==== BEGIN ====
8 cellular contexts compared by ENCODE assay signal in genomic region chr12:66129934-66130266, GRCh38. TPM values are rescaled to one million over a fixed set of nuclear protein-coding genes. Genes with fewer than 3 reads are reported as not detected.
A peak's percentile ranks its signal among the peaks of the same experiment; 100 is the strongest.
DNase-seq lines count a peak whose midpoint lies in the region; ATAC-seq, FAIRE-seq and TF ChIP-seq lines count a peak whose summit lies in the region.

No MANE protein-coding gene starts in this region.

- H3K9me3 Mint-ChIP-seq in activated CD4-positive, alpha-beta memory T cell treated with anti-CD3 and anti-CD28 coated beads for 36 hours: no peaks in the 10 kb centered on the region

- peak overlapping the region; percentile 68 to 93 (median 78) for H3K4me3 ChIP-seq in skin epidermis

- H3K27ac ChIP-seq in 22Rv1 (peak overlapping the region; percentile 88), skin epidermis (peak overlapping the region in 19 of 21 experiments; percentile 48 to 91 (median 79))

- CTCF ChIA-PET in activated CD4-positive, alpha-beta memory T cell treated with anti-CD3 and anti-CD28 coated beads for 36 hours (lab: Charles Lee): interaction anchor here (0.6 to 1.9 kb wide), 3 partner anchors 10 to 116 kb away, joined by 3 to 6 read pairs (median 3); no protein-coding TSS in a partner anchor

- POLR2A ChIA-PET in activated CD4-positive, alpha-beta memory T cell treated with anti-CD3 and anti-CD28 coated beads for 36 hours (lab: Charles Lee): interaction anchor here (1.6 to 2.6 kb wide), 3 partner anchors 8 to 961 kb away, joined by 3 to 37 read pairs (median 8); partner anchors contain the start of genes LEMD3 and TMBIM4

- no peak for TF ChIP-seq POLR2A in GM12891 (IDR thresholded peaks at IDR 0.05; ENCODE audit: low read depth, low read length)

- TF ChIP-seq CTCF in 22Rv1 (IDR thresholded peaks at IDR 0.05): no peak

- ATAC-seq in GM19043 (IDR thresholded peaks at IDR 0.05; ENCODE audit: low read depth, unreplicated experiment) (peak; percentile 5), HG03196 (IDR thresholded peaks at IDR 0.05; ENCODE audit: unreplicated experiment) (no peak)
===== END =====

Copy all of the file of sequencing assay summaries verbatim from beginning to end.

8 cellular contexts compared by ENCODE assay signal in genomic region chr12:66129934-66130266, GRCh38. TPM values are rescaled to one million over a fixed set of nuclear protein-coding genes. Genes with fewer than 3 reads are reported as not detected.
A peak's percentile ranks its signal among the peaks of the same experiment; 100 is the strongest.
DNase-seq lines count a peak whose midpoint lies in the region; ATAC-seq, FAIRE-seq and TF ChIP-seq lines count a peak whose summit lies in the region.

No MANE protein-coding gene starts in this region.

- H3K9me3 Mint-ChIP-seq in activated CD4-positive, alpha-beta memory T cell treated with anti-CD3 and anti-CD28 coated beads for 36 hours: no peaks in the 10 kb centered on the region

- peak overlapping the region; percentile 68 to 93 (median 78) for H3K4me3 ChIP-seq in skin epidermis

- H3K27ac ChIP-seq in 22Rv1 (peak overlapping the region; percentile 88), skin epidermis (peak overlapping the region in 19 of 21 experiments; percentile 48 to 91 (median 79))

- CTCF ChIA-PET in activated CD4-positive, alpha-beta memory T cell treated with anti-CD3 and anti-CD28 coated beads for 36 hours (lab: Charles Lee): interaction anchor here (0.6 to 1.9 kb wide), 3 partner anchors 10 to 116 kb away, joined by 3 to 6 read pairs (median 3); no protein-coding TSS in a partner anchor

- POLR2A ChIA-PET in activated CD4-positive, alpha-beta memory T cell treated with anti-CD3 and anti-CD28 coated beads for 36 hours (lab: Charles Lee): interaction anchor here (1.6 to 2.6 kb wide), 3 partner anchors 8 to 961 kb away, joined by 3 to 37 read pairs (median 8); partner anchors contain the start of genes LEMD3 and TMBIM4

- no peak for TF ChIP-seq POLR2A in GM12891 (IDR thresholded peaks at IDR 0.05; ENCODE audit: low read depth, low read length)

- TF ChIP-seq CTCF in 22Rv1 (IDR thresholded peaks at IDR 0.05): no peak

- ATAC-seq in GM19043 (IDR thresholded peaks at IDR 0.05; ENCODE audit: low read depth, unreplicated experiment) (peak; percentile 5), HG03196 (IDR thresholded peaks at IDR 0.05; ENCODE audit: unreplicated experiment) (no peak)